The North by Paul Morley
(And Almost Everything In It)

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Morley says that "the beauty of the North is that it is all about difference and a refusal to sacrifice a pungent hard-won sense of difference". That hard-won sense permeates every page of this leviathan, along with flair, gloom, graft and sundry other very northern qualities.
-Guardian

Synopsis

Here is the north, this is where it lies, where it belongs, full of itself, high up above everything else, surrounded by everything that isn't the north, that's off the page, somewhere else...

Paul Morley grew up in Reddish, less than five miles from Manchester and even closer to Stockport. Ever since the age of seven, old enough to form an identity but too young to be aware that 'southern' was a category, Morley has always thought of himself as a northerner. What that meant, he wasn't entirely sure. It was for him, as it is for millions of others in England, an absolute, indisputable truth. But he wondered why, when as a child he was so ready to abandon his Cheshire roots and support the much more successful Lancashire cricket team, and when as an adult he found he could travel between London and Manchester in less than two hours, he continued to say he was from the North.

Forty years after walking down grey pavements on his way to school, Paul explores what it means to be northern and why those who consider themselves to be believe it so strongly. Like industrial towns dotted across great green landscapes of hills and valleys, Morley breaks up his own history with fragments of his region's own social and cultural background. Stories of his Dad spreading margarine on Weetabix stand alongside those about northern England's first fish and chip shop in Mossley, near Oldham. And out of these lyrical memories rise many disconnected voices of the north; Wordsworth's poetry, Larkin's reflections and Formby's guitar. Morley maps the entire history of northern England through its people and the places they call home - from the frozen landscapes of the Ice Age to the Norman invasion to the construction of the Blackpool tower - to show that the differences go deeper than just an accent.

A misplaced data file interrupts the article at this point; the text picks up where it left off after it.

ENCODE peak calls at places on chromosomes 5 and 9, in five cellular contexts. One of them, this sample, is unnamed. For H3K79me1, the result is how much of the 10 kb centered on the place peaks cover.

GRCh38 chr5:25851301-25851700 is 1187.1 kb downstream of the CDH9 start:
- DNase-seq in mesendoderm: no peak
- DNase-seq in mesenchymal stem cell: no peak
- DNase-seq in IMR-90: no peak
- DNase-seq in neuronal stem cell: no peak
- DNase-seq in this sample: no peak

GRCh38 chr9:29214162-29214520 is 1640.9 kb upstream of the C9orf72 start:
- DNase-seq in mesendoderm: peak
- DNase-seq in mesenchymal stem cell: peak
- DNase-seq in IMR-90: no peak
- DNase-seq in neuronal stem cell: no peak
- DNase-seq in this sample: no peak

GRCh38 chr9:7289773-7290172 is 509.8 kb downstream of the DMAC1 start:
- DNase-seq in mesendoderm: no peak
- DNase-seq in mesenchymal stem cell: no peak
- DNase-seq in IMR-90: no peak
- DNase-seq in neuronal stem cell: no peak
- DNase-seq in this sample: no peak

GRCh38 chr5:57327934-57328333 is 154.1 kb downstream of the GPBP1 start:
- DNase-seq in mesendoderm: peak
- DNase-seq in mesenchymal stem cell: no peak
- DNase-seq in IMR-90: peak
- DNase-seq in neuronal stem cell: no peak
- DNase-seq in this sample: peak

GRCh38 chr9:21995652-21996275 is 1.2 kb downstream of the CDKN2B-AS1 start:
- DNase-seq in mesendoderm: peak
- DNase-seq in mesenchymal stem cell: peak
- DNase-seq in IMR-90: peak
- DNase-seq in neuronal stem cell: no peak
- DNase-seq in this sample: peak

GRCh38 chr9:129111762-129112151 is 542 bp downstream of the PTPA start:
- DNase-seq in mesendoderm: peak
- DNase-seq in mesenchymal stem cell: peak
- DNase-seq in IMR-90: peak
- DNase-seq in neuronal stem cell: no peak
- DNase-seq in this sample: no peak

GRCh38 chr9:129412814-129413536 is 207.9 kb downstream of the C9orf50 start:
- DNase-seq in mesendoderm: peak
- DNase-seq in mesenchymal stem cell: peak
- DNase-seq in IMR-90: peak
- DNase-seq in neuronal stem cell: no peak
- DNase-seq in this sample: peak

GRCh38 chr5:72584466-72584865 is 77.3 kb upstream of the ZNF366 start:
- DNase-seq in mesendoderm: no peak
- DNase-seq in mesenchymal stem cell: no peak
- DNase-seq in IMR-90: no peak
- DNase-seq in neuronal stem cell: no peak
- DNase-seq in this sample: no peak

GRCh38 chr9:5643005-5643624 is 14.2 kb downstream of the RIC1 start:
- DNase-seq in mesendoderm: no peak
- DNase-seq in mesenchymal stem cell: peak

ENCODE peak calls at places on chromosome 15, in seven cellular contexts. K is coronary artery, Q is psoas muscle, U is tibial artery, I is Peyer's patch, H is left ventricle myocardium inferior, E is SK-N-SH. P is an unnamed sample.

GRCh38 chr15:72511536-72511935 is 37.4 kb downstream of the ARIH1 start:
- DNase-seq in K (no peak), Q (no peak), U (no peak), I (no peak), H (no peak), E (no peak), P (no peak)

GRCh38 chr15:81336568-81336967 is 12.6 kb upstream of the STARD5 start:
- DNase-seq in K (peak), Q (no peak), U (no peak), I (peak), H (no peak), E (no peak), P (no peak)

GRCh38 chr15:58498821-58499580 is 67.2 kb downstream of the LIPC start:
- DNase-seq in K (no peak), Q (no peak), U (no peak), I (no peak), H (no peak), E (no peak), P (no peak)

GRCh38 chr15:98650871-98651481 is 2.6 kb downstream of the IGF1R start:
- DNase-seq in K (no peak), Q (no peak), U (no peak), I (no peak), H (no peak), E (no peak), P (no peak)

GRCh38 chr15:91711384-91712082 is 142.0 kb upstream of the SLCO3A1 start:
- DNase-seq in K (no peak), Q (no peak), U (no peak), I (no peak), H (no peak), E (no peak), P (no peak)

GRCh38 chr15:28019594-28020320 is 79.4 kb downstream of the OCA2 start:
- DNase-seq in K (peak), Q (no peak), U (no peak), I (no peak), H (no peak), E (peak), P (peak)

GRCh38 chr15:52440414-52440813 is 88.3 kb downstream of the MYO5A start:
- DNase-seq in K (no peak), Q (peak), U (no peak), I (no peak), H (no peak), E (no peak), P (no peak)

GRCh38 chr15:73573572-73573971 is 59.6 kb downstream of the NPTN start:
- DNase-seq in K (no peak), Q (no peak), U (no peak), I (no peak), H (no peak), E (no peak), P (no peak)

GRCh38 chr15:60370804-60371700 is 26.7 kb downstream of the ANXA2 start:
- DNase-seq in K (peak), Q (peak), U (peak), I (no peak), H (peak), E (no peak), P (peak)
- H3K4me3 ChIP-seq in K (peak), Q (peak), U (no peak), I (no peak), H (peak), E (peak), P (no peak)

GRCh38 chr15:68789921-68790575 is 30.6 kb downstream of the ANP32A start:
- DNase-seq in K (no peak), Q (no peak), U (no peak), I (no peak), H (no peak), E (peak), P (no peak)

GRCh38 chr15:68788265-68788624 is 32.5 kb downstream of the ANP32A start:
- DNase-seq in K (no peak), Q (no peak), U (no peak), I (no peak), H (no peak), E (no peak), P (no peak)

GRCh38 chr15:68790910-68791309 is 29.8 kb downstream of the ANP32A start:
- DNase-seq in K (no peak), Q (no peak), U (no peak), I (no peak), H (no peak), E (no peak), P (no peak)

Ambitiously sweeping and beautifully impressionistic, without ever losing touch with the minute details of life above the M25, The North is an extraordinary mixture of memoir and history, a unique insight into how we, as a nation, classify the unclassifiable.

 

About Paul Morley

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Paul Morley grew up in Stockport, Cheshire, and has worked as a music journalist, pop svengali and broadcaster. He is the author of a number of books on music – Ask: The Chatter of Pop, Words and Music: A History of Pop in the Shape of a City, Joy Division: Piece by Piece and Joy Division: Fragments – as well as an acclaimed memoir of his early years, Nothing. Paul has written for a number of publications, including the New Statesman, the Sunday Telegraph, NME, the Observer and the Guardian.
 
Published September 5, 2013 by Bloomsbury Academic. 592 pages
Genres: Biographies & Memoirs, History, Education & Reference, Travel.
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Critic reviews for The North
All: 3 | Positive: 1 | Negative: 2

Guardian

Above average
Reviewed by Stuart Maconie on Jul 13 2014

Morley says that "the beauty of the North is that it is all about difference and a refusal to sacrifice a pungent hard-won sense of difference". That hard-won sense permeates every page of this leviathan, along with flair, gloom, graft and sundry other very northern qualities.

Read Full Review of The North: (And Almost Everyt... | See more reviews from Guardian

Guardian

Above average
Reviewed by Terry Eagleton on Jun 13 2013

This grab-bag of a book mixes poetry and sociology, history and autobiography. Yet if some of it suffers from a rather slipshod lyricism, the auto-biographical sections are too flatly naturalistic.

Read Full Review of The North: (And Almost Everyt... | See more reviews from Guardian

Financial Times

Above average
Reviewed by Andrew Martin on Jun 07 2013

In the Acknowledgements, people are thanked for shaping and editing the book. My instinct would have been to do more of that...

Read Full Review of The North: (And Almost Everyt... | See more reviews from Financial Times

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